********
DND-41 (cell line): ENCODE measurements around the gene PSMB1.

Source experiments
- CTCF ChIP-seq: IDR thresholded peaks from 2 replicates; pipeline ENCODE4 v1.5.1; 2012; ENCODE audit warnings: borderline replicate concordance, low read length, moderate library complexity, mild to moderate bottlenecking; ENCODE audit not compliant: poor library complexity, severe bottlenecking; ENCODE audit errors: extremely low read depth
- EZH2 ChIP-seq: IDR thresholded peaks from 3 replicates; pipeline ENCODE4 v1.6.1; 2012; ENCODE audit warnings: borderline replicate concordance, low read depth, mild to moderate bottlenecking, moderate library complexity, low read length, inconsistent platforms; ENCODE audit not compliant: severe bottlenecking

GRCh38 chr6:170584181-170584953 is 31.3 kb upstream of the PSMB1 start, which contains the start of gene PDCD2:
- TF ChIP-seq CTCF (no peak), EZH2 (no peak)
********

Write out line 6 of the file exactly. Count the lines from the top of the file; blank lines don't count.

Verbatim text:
- TF ChIP-seq CTCF (no peak), EZH2 (no peak)